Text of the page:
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Yet this was actually more of a class struggle than a racial struggle--a good deal of Townsel's supporters were from communities more affluent than the Del Paso district.

Johnson blames Townsel for promoting "blind racial faith" to cloud the issues at hand.

"He was very effective at playing the race card, playing up to 'not laundering the black administrator in public' as a way of discouraging and castigating and attempting to intimidate folks from being too critical," he says.

Johnson recalls with derision Townsel's "paternalism and condescension he exhibited toward members of the African-American community down there. ... The assumption that they did not have the intelligence to understand what [are] competent and capable and sound practices. ... Like we couldn't read a travel voucher and know something was wrong."

Townsel fought back, reportedly working to prevent the recall of board members sympathetic to him. And a week before the recall election, the board extended Townsel's contract by three years, which meant it would cost the district about $100,000 more to buy him out.

Nonetheless, Townsel was clearly on his way out the door. The district sought to break his contract because of a technicality. Then Townsel reportedly offered to resign for $90,000. The board refused, and Townsel sued the district.

But all of this was cut short by another of Townsel's misadventures.
In 1980, Townsel pleaded guilty to three counts of federal income tax evasion and one count of making a false statement on an income tax return, primarily for failing to claim consulting fees.

The school district allowed him to resign, and he was sentenced to six months at the Federal Correctional Institution at Lompoc. He was released two months early.

Charles Townsel was hired as director of operations services in the Roosevelt Elementary School District in September 1983.

A year later, the principal at P.L. Julian Elementary School died, and Townsel succeeded him as acting principal.

In 1985, former superintendent Mervin Lackey, who had brought Townsel to the board for hiring in the first place, recommended that Townsel's contract not be renewed. Neither Lackey nor anyone in the current regime at Roosevelt will elaborate on the reasons. But for some reason, Townsel left the district in 1985, under a negotiated settlement.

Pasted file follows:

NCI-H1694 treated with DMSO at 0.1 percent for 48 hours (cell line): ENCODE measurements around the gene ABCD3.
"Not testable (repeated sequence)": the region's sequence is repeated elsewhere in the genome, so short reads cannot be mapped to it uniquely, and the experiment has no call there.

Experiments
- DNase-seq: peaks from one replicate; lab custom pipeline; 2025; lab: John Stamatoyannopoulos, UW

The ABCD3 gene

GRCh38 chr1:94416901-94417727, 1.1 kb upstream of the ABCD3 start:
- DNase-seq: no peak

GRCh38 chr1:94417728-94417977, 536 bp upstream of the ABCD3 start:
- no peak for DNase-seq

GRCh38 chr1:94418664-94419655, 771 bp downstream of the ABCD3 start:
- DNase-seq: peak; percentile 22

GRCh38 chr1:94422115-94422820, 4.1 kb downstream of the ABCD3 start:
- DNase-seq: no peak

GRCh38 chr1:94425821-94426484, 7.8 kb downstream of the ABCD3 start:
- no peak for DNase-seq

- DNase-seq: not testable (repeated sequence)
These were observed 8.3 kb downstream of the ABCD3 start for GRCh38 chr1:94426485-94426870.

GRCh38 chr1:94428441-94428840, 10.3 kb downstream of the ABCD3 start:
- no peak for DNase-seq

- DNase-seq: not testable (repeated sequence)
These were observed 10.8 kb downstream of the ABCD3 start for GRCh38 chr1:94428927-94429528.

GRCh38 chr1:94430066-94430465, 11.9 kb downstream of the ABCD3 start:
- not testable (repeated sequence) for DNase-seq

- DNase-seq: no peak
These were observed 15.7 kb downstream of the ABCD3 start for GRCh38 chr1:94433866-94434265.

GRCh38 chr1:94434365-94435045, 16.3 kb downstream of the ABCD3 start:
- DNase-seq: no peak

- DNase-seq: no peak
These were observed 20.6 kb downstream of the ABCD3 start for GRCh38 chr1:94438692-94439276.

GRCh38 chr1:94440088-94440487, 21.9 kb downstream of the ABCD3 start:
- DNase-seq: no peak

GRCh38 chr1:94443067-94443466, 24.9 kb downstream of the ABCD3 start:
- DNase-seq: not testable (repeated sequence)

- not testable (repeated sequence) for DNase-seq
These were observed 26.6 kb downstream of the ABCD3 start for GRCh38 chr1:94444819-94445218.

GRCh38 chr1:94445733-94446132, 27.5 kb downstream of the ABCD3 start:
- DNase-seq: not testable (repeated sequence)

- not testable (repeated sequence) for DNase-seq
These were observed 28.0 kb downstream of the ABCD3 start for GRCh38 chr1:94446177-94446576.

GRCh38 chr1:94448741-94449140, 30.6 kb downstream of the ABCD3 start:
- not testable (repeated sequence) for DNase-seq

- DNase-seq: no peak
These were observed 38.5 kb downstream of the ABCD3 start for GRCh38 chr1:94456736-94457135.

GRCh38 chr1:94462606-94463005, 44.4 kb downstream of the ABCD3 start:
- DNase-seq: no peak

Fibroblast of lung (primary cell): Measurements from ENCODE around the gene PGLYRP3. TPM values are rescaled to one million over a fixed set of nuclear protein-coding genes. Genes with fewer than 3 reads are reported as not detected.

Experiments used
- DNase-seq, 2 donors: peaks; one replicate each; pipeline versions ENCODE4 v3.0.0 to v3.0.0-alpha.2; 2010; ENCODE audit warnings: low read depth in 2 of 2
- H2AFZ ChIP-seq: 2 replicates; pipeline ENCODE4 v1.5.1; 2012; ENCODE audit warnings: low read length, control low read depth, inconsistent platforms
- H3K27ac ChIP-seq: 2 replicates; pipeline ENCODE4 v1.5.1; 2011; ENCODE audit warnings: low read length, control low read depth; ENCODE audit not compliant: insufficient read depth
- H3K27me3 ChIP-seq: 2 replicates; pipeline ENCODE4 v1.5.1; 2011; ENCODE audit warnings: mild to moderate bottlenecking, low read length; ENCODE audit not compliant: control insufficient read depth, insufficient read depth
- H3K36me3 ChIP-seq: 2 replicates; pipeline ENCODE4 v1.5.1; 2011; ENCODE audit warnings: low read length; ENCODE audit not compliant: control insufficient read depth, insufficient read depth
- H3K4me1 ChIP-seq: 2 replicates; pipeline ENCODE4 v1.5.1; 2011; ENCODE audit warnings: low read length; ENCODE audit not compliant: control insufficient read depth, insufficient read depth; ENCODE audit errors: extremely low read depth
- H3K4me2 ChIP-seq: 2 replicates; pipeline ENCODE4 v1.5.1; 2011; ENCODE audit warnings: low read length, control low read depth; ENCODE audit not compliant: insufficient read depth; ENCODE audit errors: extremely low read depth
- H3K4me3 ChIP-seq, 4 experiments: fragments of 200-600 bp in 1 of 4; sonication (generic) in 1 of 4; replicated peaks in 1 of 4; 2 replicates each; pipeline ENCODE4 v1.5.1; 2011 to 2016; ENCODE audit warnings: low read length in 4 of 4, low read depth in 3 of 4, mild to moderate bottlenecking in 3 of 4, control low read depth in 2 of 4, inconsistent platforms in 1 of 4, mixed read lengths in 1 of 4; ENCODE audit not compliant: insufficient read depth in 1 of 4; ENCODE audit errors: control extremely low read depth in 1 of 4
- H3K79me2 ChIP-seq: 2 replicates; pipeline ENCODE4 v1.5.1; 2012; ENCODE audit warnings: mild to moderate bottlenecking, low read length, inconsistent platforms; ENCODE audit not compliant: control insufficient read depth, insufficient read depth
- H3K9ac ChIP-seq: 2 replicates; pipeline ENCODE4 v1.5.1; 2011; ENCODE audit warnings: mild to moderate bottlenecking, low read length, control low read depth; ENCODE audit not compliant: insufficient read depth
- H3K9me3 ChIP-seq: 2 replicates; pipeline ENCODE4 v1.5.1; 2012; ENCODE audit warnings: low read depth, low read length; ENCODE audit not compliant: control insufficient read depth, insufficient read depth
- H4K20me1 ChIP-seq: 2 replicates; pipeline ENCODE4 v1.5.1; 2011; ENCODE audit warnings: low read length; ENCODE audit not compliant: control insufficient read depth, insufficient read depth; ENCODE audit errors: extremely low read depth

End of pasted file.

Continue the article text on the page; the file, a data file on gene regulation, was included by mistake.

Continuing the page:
He returned in 1989, with the support of George Brooks and another clergyman who was on the board at the time, the Reverend Bernard Black. This time, Townsel was hired as assistant principal at Valley View Elementary School. Alejandro Perez had replaced Lackey as superintendent.

Townsel also dabbled in politics, assisting the school board campaigns of Brooks, Black and board member Linda Armstead.

And when the Maricopa County Board of Supervisors named former state representative Armando Ruiz to replace state Senator Carolyn Walker, who had been convicted of accepting bribes in the AzScam probe, Townsel raised the issue of race.

"It seems to me that Carolyn Walker represented the black community," he told the supervisors. "That seat should have gone to another black person."

Brooks was named to replace Ruiz in the House of Representatives.
Townsel mounted a brief campaign for the Legislature in 1992, but withdrew before the election.

Meanwhile, Roosevelt was in the grip of an ethnic political war that would hang like an albatross around its neck for years. Thanks to a boom in immigration, the Latino population in this traditionally African-American community was fast becoming a majority.

And the five-member Roosevelt School Board swung between a Latino and African-American majority, while each side accused the other of favoritism.

At one point, all five members of the school board were recalled in an election that cost the district $20,000. And on more than one occasion, school board meetings had to be moved to an auditorium to accommodate massive crowds.

"It was getting to the place where we couldn't show our faces in public," says board member Linda Aguirre, who is also a state representative. "Every board meeting, every other conference I went to, in state and out, everyone knew about Roosevelt. It was getting harder to recruit principals and to recruit personnel."

Against this backdrop, Townsel was again charged with misdeeds by the school board. And attorney Danny Ortega would handle Roosevelt's case against Townsel.

Norma Ransom, a teacher at Valley View, accused Townsel of sexual harassment. It was 1991, on the heels of the Anita Hill-Clarence Thomas hearings.

Townsel claimed that the Classroom Teachers Association and the district's personnel director, Michael Martinez, had put Ransom up to the filing of the complaint.

Ironically, one of the pieces of evidence against Townsel was his district expense account. Townsel claimed he was not in town on a day that Ransom claimed one of the incidents occurred. But district expense records showed that he returned from a conference in Dallas the day before.

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Lisa Davis